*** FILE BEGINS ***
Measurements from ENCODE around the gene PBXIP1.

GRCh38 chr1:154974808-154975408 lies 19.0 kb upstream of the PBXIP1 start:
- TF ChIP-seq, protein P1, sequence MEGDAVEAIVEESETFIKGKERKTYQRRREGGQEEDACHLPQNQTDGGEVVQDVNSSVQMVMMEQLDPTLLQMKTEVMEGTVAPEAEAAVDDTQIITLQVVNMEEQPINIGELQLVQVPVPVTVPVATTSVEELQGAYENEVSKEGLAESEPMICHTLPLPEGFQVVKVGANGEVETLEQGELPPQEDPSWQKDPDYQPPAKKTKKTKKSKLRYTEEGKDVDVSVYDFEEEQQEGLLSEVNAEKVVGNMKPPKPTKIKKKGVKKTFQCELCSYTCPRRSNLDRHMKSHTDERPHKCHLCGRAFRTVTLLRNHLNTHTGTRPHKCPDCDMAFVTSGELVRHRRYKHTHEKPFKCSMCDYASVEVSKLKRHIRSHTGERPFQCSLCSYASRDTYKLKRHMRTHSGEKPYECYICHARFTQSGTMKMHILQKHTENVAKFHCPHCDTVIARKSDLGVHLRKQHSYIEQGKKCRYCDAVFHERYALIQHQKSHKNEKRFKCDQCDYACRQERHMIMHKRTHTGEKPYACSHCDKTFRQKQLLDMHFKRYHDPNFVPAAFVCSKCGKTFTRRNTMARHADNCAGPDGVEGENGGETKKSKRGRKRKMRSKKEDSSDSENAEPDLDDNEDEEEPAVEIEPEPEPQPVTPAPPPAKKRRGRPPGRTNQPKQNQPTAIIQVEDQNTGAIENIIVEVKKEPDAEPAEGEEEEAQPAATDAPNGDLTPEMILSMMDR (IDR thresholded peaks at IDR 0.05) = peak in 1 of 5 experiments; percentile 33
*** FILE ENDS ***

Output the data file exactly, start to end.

Measurements from ENCODE around the gene PBXIP1.

GRCh38 chr1:154974808-154975408 lies 19.0 kb upstream of the PBXIP1 start:
- TF ChIP-seq, protein P1, sequence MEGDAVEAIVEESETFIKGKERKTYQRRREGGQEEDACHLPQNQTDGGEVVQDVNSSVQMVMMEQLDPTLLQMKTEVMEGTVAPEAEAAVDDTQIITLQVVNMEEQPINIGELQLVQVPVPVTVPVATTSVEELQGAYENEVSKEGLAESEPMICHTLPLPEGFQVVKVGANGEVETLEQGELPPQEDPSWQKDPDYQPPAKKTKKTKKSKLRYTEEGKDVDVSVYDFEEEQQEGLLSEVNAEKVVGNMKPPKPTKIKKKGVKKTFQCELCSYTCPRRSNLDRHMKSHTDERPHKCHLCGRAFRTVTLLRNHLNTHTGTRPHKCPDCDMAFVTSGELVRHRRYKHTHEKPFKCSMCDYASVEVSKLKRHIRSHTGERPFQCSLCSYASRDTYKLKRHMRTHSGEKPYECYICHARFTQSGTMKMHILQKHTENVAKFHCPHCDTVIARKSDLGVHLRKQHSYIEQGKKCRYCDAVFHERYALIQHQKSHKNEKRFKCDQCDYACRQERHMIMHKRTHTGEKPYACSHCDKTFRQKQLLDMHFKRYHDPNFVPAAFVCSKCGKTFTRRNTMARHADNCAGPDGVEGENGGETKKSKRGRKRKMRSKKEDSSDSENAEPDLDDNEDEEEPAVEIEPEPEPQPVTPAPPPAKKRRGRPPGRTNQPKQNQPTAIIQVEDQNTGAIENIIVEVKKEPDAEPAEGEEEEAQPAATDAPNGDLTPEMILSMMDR (IDR thresholded peaks at IDR 0.05) = peak in 1 of 5 experiments; percentile 33